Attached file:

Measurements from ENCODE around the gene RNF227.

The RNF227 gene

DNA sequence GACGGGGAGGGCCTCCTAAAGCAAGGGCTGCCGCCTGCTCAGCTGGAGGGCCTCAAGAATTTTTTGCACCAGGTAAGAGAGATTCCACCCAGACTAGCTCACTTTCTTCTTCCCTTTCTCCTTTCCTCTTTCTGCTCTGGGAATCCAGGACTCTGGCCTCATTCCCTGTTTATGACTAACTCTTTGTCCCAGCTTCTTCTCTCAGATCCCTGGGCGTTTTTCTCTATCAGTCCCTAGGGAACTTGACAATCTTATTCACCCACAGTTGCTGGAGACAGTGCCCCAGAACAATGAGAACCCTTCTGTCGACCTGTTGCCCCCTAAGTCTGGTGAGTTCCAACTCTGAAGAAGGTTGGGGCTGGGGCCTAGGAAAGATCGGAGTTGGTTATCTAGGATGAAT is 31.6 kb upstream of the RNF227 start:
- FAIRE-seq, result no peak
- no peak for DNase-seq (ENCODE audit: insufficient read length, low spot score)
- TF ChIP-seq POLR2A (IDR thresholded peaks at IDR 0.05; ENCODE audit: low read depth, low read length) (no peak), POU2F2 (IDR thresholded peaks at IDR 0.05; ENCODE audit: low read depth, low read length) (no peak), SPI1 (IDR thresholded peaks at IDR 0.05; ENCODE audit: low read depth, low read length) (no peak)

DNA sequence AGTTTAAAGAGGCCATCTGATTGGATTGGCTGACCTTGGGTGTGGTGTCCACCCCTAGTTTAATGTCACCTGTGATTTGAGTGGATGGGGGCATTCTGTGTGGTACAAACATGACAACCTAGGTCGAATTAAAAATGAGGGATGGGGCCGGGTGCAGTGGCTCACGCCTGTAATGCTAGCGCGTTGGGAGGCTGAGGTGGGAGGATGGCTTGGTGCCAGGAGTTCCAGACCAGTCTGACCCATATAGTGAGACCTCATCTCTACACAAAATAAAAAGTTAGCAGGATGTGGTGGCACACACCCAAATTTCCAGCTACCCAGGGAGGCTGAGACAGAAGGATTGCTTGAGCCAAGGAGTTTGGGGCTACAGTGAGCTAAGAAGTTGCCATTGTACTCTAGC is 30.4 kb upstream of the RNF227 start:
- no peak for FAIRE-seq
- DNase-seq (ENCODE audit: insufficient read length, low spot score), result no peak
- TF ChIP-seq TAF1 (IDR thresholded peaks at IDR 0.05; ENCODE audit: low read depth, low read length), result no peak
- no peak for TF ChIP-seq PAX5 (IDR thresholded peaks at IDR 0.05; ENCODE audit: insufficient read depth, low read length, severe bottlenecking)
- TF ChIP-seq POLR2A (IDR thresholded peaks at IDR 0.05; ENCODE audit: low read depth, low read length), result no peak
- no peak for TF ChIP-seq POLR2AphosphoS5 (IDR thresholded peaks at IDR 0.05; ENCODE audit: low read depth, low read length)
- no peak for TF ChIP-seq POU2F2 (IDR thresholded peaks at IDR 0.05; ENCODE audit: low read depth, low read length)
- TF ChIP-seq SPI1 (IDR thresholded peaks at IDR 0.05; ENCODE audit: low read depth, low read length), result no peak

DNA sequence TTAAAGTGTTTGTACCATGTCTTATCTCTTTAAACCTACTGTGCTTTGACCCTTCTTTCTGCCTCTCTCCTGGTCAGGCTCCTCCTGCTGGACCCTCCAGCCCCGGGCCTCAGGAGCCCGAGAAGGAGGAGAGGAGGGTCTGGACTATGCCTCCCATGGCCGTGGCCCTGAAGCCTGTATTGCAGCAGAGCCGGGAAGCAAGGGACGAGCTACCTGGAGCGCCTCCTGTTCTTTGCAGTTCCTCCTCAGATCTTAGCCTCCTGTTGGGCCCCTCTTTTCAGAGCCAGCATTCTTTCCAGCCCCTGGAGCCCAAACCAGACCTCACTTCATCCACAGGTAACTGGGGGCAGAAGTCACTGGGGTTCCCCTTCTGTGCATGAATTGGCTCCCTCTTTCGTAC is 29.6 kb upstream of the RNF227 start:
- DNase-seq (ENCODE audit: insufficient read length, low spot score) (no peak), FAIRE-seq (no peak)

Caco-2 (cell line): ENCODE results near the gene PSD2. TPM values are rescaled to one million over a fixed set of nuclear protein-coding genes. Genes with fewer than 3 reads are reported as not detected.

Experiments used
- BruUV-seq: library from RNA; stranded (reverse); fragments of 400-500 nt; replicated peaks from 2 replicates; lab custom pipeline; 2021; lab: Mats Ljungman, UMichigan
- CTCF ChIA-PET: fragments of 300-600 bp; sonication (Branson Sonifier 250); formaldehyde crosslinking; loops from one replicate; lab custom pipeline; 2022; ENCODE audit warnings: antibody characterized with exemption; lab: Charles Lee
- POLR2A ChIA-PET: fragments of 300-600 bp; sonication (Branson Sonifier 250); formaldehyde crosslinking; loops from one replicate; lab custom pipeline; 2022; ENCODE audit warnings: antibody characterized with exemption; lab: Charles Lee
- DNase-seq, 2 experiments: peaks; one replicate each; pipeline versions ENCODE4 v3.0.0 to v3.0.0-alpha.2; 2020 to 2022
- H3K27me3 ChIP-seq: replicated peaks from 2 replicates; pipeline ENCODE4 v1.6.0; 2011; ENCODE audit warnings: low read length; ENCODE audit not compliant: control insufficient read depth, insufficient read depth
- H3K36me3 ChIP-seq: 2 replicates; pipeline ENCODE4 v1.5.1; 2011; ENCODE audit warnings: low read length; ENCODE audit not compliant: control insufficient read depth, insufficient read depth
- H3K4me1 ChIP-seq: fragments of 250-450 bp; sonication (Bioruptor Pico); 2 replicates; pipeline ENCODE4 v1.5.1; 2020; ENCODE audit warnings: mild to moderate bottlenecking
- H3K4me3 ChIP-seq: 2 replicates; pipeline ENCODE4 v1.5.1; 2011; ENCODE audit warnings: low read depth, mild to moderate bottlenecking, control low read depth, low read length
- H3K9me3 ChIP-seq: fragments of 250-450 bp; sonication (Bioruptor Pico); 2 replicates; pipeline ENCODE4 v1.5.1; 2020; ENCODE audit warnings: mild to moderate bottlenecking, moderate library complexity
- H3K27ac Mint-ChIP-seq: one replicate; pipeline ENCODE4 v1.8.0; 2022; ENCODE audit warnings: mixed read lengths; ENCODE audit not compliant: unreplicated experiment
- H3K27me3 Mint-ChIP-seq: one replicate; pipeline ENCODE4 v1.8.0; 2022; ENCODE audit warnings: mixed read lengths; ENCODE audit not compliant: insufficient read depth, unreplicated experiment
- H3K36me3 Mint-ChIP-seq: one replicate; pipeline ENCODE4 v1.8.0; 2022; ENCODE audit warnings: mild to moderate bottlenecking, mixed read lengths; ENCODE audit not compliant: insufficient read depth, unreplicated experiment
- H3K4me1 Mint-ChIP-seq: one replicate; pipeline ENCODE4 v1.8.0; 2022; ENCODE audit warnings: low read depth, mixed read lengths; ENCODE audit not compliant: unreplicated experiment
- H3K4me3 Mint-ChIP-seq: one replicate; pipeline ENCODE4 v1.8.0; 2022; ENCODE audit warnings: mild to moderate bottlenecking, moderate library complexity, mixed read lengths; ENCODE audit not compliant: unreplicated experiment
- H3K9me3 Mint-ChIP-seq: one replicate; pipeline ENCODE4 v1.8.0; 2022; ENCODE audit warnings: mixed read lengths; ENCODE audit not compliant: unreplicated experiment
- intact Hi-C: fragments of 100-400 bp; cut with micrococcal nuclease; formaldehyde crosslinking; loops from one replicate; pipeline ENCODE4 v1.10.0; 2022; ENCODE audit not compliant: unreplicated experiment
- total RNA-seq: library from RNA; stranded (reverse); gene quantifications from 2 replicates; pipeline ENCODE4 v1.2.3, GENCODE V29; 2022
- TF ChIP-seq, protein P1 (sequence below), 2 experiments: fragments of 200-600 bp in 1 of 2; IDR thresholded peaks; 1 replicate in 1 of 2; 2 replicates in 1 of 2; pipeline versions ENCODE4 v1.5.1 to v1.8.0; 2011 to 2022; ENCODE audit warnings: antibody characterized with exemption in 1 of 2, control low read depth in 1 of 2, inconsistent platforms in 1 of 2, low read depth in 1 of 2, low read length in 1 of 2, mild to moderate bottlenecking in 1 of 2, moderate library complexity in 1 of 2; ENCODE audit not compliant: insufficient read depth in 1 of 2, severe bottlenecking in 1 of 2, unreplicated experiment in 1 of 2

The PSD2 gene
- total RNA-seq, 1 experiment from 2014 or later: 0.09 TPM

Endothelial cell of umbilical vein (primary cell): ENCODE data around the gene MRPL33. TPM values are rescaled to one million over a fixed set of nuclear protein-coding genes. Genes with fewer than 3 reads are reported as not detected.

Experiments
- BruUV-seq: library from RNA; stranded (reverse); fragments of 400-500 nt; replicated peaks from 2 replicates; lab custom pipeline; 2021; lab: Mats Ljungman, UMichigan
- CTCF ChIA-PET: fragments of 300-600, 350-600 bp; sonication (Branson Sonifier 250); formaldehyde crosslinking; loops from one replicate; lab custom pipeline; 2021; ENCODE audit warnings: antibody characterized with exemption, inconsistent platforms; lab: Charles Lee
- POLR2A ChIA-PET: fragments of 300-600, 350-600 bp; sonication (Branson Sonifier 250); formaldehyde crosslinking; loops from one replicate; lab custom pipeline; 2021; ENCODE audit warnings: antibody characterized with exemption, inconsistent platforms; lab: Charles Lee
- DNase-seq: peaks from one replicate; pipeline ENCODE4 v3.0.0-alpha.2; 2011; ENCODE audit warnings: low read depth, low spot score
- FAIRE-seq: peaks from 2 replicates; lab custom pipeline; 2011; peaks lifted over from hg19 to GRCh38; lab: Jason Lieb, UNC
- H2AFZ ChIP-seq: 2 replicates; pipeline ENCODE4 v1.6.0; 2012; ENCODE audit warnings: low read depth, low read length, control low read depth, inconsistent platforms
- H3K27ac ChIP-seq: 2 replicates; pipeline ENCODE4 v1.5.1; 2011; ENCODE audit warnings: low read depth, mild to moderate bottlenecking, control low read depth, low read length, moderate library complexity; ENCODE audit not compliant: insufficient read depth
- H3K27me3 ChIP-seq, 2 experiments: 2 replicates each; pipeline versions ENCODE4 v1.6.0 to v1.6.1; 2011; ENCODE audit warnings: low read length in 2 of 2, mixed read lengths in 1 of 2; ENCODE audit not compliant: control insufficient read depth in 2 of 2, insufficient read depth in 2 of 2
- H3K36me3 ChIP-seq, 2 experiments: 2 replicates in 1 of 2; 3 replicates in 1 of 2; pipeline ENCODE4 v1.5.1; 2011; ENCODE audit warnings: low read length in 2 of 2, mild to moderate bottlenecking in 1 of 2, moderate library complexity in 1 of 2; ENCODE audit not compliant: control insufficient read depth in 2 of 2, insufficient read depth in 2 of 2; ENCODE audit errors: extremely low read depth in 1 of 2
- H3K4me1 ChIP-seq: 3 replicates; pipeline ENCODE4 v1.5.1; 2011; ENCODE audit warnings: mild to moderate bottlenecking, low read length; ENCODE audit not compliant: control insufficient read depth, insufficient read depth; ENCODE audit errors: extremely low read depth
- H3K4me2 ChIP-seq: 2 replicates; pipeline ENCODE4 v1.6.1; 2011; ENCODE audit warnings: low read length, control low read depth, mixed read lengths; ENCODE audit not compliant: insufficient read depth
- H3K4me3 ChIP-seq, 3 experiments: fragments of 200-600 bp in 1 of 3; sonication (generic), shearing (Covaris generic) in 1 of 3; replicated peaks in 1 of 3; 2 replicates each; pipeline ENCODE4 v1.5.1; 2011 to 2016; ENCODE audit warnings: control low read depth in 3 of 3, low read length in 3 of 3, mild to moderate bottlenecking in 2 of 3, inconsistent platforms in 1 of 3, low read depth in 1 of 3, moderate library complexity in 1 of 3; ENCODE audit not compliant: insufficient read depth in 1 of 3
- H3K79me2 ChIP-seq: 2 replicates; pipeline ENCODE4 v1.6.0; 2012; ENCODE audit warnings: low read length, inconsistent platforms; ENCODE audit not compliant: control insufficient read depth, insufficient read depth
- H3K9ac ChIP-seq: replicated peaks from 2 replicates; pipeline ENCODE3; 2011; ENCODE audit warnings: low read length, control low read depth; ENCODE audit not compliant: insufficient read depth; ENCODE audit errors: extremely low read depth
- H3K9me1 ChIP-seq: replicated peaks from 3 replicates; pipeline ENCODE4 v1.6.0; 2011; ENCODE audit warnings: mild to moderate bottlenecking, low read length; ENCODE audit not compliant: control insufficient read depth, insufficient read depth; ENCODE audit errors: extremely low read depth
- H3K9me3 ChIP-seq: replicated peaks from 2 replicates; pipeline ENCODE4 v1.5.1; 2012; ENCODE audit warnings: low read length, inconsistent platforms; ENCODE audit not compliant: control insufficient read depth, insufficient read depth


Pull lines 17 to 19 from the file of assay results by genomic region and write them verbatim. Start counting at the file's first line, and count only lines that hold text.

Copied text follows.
- DNase-seq (ENCODE audit: insufficient read length, low spot score) (no peak), FAIRE-seq (no peak)

Caco-2 (cell line): ENCODE results near the gene PSD2. TPM values are rescaled to one million over a fixed set of nuclear protein-coding genes. Genes with fewer than 3 reads are reported as not detected.

Experiments used